Home Columns Addressing Inter-Agency Rivalry, By Atinuke Brenda Lawal

Addressing Inter-Agency Rivalry, By Atinuke Brenda Lawal

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It is disturbing the reports of inter-agency rivalry among security agencies in Nigeria. Rather than ensure maximum protection of life and property, the personnel engage in unnecessary altercations that is not only detrimental to national security but the image of the country as a whole.

The recent unfortunate fight between the Nigerian Navy and the police in Calabar, Cross River state where a police officer was beaten to a pulp by naval ratings was quite unfortunate. More worrisome was the report that after the issue was resolved in the afternoon, some navy personnel still stormed a police station in the evening and were shooting indiscriminately.

The untoward behaviours must be addressed by the government by ensuring that those involved are punished to prevent reoccurrence of such disaster. Nobody is free from the insecurity cases in Nigeria, both the adults and the children and even the ones meant to secure us.

It is necessary to, therefore, call on security agencies to establish and sustain a mutual relationship through collaboration and coordination of activities in ensuring the protection and safety of the citizens.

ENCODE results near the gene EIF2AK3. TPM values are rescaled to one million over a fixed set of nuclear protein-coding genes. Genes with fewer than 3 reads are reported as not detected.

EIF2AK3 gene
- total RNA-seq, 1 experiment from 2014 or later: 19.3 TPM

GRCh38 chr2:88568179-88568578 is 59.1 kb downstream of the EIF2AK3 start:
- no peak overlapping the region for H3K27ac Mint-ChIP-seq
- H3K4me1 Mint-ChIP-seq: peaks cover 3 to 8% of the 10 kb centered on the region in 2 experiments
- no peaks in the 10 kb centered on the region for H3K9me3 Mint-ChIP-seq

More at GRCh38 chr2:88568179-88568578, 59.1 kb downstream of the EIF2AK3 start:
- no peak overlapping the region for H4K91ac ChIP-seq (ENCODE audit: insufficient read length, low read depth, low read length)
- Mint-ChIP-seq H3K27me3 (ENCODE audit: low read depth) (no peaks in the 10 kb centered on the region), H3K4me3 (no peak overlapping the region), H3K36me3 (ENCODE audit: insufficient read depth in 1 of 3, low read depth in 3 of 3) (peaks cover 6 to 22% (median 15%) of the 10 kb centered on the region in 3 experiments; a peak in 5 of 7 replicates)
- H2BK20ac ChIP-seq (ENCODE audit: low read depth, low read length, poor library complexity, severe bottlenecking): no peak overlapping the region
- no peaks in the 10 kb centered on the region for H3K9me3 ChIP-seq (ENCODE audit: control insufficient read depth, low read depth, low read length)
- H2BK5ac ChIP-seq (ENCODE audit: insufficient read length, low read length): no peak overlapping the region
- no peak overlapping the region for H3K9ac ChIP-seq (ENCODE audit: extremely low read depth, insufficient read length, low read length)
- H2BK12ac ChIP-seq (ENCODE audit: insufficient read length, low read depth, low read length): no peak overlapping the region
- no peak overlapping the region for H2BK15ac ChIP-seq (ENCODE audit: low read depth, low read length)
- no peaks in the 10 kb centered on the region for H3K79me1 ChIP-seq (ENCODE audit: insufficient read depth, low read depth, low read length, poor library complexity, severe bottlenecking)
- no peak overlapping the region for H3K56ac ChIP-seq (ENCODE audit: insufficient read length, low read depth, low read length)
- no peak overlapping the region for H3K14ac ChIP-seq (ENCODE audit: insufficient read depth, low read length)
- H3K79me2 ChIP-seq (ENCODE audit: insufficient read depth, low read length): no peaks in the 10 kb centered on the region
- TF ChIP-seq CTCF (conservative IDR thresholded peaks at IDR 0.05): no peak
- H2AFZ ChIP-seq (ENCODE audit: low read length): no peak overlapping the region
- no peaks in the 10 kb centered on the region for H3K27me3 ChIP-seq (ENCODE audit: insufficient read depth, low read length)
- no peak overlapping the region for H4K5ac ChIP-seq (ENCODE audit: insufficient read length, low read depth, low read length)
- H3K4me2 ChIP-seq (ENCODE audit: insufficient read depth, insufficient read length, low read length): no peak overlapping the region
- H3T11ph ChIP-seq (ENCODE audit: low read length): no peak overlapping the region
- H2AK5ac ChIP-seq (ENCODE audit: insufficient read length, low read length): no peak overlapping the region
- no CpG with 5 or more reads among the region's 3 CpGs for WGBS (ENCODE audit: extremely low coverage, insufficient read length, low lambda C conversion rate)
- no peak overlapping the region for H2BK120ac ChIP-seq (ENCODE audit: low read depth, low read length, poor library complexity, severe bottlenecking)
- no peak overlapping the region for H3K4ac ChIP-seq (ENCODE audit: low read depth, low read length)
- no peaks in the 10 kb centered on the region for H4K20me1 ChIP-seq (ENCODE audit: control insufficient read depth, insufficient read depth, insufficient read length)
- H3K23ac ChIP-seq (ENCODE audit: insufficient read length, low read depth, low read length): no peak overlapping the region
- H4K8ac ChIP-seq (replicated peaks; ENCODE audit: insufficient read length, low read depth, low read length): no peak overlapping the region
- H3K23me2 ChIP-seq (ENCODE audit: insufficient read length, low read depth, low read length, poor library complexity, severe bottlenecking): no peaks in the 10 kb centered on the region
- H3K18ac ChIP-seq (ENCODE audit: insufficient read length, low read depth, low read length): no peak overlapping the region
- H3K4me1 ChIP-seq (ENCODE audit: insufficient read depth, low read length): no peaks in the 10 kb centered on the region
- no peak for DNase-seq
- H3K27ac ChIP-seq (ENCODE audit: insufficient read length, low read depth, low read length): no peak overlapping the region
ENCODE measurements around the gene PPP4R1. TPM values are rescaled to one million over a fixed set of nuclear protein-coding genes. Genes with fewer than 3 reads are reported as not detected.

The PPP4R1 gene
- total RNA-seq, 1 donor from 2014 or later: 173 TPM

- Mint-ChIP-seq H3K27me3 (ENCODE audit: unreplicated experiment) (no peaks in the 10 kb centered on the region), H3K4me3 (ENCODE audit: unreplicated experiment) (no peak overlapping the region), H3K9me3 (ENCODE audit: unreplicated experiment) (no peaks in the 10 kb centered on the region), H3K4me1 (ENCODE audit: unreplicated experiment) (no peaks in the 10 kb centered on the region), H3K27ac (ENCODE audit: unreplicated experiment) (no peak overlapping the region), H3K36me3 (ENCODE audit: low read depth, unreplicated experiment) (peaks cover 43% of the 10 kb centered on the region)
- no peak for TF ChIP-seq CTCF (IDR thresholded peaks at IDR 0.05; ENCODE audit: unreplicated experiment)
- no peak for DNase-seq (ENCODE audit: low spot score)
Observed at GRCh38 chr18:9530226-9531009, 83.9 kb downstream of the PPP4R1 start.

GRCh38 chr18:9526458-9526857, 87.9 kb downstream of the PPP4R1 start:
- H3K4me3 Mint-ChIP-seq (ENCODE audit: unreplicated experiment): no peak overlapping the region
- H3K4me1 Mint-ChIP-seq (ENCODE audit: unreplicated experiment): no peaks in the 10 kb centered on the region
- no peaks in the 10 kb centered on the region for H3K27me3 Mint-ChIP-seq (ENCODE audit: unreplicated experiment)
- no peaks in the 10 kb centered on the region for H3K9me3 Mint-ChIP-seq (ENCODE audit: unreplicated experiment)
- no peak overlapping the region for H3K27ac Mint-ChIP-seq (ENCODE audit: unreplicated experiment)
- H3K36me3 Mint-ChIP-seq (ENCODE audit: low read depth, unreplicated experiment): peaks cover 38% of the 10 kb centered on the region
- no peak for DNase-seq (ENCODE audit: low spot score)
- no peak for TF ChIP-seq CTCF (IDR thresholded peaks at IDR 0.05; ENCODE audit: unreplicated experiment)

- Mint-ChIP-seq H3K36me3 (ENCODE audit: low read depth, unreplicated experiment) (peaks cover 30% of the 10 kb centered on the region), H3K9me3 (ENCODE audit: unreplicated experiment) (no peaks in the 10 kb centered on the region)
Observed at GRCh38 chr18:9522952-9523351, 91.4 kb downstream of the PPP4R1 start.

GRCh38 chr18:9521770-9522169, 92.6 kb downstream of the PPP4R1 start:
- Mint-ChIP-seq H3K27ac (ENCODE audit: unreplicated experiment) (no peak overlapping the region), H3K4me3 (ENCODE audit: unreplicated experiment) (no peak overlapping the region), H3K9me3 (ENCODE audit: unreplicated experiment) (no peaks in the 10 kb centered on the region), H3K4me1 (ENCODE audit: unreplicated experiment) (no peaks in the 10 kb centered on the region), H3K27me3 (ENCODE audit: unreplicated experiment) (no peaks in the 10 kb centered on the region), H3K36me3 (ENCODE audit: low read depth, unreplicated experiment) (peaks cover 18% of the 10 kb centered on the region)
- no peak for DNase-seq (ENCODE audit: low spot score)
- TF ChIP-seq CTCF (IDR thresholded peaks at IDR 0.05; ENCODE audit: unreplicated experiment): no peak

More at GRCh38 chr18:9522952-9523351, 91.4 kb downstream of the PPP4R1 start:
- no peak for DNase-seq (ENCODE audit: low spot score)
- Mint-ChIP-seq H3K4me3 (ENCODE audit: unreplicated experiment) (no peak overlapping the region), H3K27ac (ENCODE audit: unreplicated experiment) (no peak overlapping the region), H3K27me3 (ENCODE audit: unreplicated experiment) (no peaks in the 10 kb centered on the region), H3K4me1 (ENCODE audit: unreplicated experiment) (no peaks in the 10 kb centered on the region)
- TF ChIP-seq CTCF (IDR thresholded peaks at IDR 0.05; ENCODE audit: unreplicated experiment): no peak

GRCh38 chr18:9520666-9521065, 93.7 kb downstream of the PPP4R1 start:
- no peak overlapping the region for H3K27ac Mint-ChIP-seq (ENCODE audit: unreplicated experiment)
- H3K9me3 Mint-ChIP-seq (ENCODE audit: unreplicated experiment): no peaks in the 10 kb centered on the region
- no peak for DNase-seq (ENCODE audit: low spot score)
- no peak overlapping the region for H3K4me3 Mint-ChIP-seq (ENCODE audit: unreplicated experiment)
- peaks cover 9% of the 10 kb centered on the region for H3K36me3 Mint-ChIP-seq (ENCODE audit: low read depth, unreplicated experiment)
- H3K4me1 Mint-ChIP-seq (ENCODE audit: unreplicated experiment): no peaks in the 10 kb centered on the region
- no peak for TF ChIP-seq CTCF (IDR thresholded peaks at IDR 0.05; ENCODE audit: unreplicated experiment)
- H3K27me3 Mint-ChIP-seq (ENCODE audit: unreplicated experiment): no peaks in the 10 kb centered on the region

…On maltreatment of Young Offenders

A report recently disclosed that more than 200 teenagers are rotting in prison custody in Lagos without trial. Some of the detainees were detained for minor offences.

When some of these children were being interviewed, they claimed that most of them were arrested because they could not bribe the police men who arrested them. Some of the children also claimed that they were taken away without their parents’ consent.

There have been various cases of security officials wrongly accusing people and making them go to jail. For instance one of the teenagers that were locked up in the Lagos prison said that when he had no money to pay the policemen, he was subsequently charged with armed robbery.

This is unfair to the society. Only God knows the agony and pain the families of those young detainees may be going through the unfortunate situation.

The entire blame is not on the police force and other law enforcement agencies but also to the government as an institution. The government should ensure that security personnel should observe and abide by the laws on treating young offenders, not by unlawful detentions.

A case that deserves arraignment in court should be done quickly and expeditiously because as they share every a suspect is innocent until

Cases should be well investigated and offenders should be left to face the penalty of their offence if found guilty.

Atinuke Brenda Lawal

Department of Mass Communication

Covenant University

Ota, Ogun State

 

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